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Apparent Authority Consent

You are dispatched to a residence on a call of loud noise. You go to the door, knock, and someone answers. You ask for entry, see a homicide victim in plain view and you begin to make arrests and seize other evidence. No problem right? Maybe, maybe not. You may be on the front page of the paper—and not in a good way. Every time you enter a location with consent you must evaluate whether the person who gave consent had the right to do so. DO NOT TAKE SHORTCUTS. Question, Question, Question, those from whom you seek consent. Then DOCUMENT your questions and the responses that you received.


Courts acknowledge the simple fact that it may be difficult, if not sometimes impossible, in certain circumstances to determine whether an individual had the right to consent to a search of a location, car or some other thing like a computer. The cases look very closely at the steps officers take in determining whether the person giving consent had the right to do so.

The United States Supreme Court has even gone so far as to uphold a search where the person giving consent had no right to do so. In that case, the Court looked at what the officer said and did. The Court held that the officer made a reasonable, good faith effort, to determine who the person giving consent was, and whether that person had the ability to give consent. The Court held that the officer, by extensively questioning the individual, had facts that would lead a reasonable officer to conclude that s/he had consent to enter the residence.


In a shared residence, or a shared computer, it is important to determine whether the person giving consent has a right to access and control the area they are giving consent to search. The key question is whether someone other than the person giving consent had exclusive access and control to a certain location. For instance, a couple of years ago, I received a call from a Sheriff’s Deputy who received consent to search a computer from the wife of a suspect. The astute deputy inquired of the wife whether there were password protected files or other areas she could not access. As a result of the inquiry, the deputy determined that the wife could not access all areas of the computer. That was significant because had those areas been searched as a result of the wife’s consent, all evidence of child pornography would have been suppressed. Instead, the deputy got a warrant and there was a successful prosecution.

Be clear that use of a location or thing is not required. In other words, the right to access and control is not the same as actually doing so. The person giving consent only has to possess the right to access and control a location, that they never did is of no import.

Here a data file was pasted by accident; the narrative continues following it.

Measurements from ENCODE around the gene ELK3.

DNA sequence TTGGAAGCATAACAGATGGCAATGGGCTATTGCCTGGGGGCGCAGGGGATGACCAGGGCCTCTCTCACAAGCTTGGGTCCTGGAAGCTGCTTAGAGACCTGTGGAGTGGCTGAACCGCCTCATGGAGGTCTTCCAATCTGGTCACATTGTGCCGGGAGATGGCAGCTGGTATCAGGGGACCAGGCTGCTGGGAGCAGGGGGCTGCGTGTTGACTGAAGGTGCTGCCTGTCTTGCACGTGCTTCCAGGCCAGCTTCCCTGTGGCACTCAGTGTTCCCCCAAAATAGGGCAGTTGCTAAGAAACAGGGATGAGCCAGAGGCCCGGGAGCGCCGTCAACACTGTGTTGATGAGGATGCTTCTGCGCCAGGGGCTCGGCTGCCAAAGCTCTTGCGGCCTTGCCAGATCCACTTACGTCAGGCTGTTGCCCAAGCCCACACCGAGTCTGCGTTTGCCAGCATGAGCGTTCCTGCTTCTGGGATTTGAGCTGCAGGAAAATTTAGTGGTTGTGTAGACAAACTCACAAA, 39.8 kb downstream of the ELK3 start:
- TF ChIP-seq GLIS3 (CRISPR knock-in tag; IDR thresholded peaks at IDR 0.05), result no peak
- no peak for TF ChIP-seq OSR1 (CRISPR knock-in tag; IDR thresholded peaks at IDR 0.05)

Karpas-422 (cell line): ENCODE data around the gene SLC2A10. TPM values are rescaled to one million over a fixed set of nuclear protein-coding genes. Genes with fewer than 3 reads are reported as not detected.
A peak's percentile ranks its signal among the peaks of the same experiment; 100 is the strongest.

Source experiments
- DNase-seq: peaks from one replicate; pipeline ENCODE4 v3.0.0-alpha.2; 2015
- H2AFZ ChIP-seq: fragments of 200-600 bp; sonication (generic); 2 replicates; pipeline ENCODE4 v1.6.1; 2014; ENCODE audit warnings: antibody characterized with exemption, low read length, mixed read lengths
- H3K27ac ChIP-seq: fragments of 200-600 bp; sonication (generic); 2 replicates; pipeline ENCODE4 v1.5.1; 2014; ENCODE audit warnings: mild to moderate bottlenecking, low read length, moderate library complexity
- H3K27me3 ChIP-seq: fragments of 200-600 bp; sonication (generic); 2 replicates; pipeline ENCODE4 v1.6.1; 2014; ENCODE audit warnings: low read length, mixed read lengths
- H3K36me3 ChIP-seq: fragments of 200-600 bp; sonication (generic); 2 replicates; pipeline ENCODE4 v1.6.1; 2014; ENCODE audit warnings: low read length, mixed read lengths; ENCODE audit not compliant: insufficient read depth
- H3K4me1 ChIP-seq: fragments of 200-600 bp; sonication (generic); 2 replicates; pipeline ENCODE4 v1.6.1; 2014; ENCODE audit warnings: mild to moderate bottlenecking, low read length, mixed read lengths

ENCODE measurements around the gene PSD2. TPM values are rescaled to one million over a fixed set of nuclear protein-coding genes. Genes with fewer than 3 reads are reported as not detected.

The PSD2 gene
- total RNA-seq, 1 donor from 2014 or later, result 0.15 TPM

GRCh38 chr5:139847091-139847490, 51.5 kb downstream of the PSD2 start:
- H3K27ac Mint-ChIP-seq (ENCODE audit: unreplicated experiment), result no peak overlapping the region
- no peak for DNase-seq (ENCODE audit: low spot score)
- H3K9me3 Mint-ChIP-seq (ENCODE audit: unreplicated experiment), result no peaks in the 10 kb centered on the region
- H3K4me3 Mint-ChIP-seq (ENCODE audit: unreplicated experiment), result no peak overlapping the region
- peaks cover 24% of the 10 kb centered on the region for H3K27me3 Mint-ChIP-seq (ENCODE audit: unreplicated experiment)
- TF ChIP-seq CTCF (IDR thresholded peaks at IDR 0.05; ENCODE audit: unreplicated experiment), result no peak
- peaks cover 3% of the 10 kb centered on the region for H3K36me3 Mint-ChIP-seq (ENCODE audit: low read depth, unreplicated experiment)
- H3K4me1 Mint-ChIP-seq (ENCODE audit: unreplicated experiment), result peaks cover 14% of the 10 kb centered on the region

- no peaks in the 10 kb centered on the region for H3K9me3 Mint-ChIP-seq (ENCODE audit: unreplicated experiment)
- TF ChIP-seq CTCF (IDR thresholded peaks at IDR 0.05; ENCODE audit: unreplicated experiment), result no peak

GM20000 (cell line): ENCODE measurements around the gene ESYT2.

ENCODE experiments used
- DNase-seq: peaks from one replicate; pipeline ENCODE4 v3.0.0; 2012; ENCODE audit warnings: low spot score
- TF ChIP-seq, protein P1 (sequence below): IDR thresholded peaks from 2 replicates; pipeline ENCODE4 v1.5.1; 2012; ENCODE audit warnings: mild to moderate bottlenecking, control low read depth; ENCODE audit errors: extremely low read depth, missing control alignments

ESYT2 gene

As a general rule, minors cannot give consent to search a residence. What if you come upon a residence with a 16 or 17 year old babysitting? As with every rule, there are exceptions. There is one California case that held a 16 year-old in charge of a house had the authority to authorize a search of the residence. The facts in each instance are important.


California courts and the United States Supreme Court have made clear that unless officer are certain the person from whom they are requesting consent has that authority they need to ask her about it. The U.S. Supreme Court has stated that “even when the invitation is accompanied by an explicit assertion that the person lives there, the …circumstances could conceivably be such that a reasonable person would doubt its truth and not act upon it without further inquiry.”

Save yourself the need to testify, save yourself the embarrassment of having evidence suppressed because you did not ask 30 seconds of questions.

Ask whether they live at the location?
Ask how they are associated with the location?
How do they know the owner, how long have they lived there?
Are there areas of the residence, car, computer, they are not allowed to go?
Are there areas they do not have the keys/password to?

Use your common sense, take a little time, and insure that your consent search will be upheld.



In the last update I omitted something that caused confusion and an astute reader noted the ambiguity. In that case, a female passenger during a car stop got out when the car came to a stop. The officer ordered her to stop and return. The U.S. Supreme Court in California v. Brendlin, 2007 W.L 1730143, held unequivocally that such an action is fine because the passenger is necessarily detained in every car stop. (See also TDC Legal Update October 2007.) What I did not make clear in the previous article was that a detention of a passenger in a car stop is fine, it is not sufficient for a pat search or prolonged detention. The bottom line is this, when you make a legal, valid car stop, you have wide latitude in determining officer safety-including detaining the passenger in the vehicle. Be clear, anything beyond the initial detention needs to be supported by other articulable facts. I regret not making more clear that point.

Chuck Gillingham is a veteran prosecutor and regular instructor for the California District Attorney’s Association and the Federal Internet Crimes Against Children Task Force. Chuck also teaches Multidisciplinary Child Interviewing and Child Exploitation Investigation for Third Degree Communications, Inc.

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